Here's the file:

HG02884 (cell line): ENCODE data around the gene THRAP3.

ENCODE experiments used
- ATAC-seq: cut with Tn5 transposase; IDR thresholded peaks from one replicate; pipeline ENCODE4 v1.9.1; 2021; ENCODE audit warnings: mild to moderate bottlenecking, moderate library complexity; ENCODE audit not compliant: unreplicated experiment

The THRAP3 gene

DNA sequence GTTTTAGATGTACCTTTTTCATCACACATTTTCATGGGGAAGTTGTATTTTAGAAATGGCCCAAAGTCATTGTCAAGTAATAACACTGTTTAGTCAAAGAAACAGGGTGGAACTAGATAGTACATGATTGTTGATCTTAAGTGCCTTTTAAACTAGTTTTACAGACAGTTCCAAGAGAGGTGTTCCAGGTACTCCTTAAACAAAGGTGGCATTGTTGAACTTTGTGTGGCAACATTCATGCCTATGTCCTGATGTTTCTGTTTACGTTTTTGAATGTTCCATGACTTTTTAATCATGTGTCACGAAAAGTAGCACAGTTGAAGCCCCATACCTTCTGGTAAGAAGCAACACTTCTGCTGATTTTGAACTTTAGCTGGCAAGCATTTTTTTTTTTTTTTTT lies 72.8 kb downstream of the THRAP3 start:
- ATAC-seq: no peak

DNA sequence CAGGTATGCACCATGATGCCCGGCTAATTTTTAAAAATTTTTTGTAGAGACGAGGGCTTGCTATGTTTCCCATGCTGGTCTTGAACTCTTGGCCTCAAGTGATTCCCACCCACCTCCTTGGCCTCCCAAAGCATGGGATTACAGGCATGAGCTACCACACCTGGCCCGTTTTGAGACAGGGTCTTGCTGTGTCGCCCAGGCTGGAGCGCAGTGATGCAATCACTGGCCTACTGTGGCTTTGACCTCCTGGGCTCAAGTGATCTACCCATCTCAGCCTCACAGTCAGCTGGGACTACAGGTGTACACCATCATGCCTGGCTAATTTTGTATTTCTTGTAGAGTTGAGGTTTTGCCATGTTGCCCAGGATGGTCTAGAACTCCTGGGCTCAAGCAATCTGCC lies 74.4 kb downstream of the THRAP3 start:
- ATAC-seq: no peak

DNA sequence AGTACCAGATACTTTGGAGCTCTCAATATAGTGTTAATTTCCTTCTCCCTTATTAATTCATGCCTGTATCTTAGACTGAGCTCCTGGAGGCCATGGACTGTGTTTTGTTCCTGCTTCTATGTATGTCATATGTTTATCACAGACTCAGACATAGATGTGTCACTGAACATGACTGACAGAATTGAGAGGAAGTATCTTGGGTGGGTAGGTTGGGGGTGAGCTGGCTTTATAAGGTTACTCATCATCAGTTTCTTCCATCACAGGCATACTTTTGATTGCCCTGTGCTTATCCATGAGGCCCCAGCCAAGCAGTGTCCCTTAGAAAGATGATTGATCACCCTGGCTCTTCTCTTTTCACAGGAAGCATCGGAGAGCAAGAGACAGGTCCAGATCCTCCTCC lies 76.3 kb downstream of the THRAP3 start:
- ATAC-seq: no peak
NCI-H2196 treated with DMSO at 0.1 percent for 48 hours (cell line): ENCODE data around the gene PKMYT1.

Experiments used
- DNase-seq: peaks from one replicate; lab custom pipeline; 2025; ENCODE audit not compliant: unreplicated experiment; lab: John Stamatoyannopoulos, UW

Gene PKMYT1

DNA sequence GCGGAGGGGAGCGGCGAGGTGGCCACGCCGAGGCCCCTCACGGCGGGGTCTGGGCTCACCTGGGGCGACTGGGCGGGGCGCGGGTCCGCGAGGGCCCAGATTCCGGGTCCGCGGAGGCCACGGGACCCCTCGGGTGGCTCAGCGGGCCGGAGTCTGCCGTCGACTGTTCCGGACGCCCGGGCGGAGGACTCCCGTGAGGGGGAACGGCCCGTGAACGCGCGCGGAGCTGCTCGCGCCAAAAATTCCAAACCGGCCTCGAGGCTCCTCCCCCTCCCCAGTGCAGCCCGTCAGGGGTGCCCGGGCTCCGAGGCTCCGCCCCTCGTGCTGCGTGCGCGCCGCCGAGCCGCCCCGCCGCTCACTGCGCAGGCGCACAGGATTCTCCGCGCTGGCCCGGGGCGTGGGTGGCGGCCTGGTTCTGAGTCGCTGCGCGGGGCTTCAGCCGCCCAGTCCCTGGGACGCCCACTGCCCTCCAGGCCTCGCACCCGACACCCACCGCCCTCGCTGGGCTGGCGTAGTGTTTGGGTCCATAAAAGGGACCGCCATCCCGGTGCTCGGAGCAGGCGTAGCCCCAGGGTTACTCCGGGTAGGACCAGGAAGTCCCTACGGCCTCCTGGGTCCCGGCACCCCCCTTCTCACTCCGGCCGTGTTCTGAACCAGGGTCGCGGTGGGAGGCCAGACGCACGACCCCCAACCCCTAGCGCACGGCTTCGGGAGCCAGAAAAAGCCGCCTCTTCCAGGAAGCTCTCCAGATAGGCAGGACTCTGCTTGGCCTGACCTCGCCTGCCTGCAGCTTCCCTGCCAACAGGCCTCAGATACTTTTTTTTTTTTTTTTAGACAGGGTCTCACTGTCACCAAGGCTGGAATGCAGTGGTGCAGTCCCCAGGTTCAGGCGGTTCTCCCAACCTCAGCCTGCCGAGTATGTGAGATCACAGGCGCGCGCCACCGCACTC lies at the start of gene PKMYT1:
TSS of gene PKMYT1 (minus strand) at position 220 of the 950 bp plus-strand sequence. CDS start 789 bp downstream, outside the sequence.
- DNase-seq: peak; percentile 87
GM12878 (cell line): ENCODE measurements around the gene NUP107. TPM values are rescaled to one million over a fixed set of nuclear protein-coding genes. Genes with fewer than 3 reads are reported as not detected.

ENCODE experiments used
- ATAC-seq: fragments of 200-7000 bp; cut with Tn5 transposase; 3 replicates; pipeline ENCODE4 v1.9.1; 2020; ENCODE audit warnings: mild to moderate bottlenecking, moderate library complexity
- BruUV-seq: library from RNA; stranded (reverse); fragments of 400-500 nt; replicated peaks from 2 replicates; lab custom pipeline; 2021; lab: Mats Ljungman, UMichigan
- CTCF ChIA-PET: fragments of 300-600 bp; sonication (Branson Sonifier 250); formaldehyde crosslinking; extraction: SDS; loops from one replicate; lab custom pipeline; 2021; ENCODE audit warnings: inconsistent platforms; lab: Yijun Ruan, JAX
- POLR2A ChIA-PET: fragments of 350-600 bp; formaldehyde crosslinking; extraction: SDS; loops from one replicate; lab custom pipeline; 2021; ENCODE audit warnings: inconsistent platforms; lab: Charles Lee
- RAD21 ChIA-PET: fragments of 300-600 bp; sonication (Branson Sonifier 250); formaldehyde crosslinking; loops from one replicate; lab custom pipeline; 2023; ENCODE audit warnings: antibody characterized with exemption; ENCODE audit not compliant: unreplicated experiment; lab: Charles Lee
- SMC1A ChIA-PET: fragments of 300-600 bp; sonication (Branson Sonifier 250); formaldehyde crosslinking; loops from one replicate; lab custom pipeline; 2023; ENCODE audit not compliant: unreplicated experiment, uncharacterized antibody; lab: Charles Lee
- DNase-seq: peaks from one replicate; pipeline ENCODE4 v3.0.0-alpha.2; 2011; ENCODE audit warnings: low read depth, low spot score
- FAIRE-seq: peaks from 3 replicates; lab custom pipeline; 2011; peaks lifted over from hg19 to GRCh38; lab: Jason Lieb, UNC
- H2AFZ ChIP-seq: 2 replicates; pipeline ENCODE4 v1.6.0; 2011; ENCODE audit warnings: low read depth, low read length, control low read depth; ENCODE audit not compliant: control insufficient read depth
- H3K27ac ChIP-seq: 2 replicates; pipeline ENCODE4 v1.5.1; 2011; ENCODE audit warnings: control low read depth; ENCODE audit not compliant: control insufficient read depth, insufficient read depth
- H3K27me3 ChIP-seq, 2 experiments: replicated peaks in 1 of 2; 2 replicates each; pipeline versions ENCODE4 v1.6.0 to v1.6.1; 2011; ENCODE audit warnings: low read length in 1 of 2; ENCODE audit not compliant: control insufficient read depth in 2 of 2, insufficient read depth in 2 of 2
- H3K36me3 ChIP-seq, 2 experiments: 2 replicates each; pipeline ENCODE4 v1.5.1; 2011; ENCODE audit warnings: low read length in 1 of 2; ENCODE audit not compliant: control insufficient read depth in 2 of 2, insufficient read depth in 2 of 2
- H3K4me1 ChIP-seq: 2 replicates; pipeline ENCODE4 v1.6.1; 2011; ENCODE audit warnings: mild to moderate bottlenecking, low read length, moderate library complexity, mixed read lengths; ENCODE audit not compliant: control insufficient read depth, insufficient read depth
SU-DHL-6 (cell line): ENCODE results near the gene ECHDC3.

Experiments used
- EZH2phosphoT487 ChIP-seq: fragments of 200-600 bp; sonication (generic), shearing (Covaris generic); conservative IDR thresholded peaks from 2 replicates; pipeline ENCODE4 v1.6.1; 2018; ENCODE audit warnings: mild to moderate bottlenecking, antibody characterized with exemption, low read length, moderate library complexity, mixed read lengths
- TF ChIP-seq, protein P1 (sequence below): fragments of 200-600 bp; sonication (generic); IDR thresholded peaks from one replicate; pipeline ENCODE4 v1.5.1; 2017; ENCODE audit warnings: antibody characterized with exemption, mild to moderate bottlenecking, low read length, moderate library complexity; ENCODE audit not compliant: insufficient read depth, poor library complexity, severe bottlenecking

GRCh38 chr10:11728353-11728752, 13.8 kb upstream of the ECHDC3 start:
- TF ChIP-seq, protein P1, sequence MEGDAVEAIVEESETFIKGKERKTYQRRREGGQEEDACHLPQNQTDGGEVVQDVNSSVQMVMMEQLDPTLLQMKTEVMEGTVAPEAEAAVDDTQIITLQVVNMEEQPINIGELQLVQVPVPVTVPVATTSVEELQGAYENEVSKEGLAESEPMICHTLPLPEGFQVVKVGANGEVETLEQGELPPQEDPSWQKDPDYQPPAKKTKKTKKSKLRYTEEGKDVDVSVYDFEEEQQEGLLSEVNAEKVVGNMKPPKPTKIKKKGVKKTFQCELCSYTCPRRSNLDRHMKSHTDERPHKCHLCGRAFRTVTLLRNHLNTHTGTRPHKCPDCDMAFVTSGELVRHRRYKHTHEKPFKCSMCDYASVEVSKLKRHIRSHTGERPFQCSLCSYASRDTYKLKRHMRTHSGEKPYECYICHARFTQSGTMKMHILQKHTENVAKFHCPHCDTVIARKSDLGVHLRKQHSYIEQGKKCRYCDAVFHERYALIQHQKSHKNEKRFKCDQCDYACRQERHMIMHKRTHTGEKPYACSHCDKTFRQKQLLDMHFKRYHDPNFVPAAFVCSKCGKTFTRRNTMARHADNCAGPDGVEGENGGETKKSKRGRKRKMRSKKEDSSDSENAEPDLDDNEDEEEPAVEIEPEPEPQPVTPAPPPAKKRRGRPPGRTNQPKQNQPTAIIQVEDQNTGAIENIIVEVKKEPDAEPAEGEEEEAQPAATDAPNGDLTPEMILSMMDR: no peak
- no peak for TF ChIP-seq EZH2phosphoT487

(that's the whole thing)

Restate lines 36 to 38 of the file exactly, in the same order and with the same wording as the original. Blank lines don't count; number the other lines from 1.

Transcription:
- TF ChIP-seq, protein P1 (sequence below): fragments of 200-600 bp; sonication (generic); IDR thresholded peaks from one replicate; pipeline ENCODE4 v1.5.1; 2017; ENCODE audit warnings: antibody characterized with exemption, mild to moderate bottlenecking, low read length, moderate library complexity; ENCODE audit not compliant: insufficient read depth, poor library complexity, severe bottlenecking

GRCh38 chr10:11728353-11728752, 13.8 kb upstream of the ECHDC3 start:
- TF ChIP-seq, protein P1, sequence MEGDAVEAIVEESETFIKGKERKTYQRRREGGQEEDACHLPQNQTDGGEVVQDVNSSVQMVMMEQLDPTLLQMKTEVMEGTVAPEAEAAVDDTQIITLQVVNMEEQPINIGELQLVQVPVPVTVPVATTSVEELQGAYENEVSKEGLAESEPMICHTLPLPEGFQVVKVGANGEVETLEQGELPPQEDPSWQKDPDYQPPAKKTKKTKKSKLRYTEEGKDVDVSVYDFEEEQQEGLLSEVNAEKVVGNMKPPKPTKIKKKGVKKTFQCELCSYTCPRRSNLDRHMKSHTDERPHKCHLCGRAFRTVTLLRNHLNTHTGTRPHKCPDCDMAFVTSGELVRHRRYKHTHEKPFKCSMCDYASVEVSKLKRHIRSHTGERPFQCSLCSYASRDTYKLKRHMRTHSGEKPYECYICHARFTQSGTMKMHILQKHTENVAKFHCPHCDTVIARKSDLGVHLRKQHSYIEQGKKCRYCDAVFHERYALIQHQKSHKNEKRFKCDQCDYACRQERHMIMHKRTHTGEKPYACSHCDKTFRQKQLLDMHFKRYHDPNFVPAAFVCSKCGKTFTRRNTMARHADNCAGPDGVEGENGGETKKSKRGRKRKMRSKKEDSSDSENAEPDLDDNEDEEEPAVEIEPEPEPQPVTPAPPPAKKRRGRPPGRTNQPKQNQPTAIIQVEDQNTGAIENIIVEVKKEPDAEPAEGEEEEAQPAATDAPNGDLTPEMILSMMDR: no peak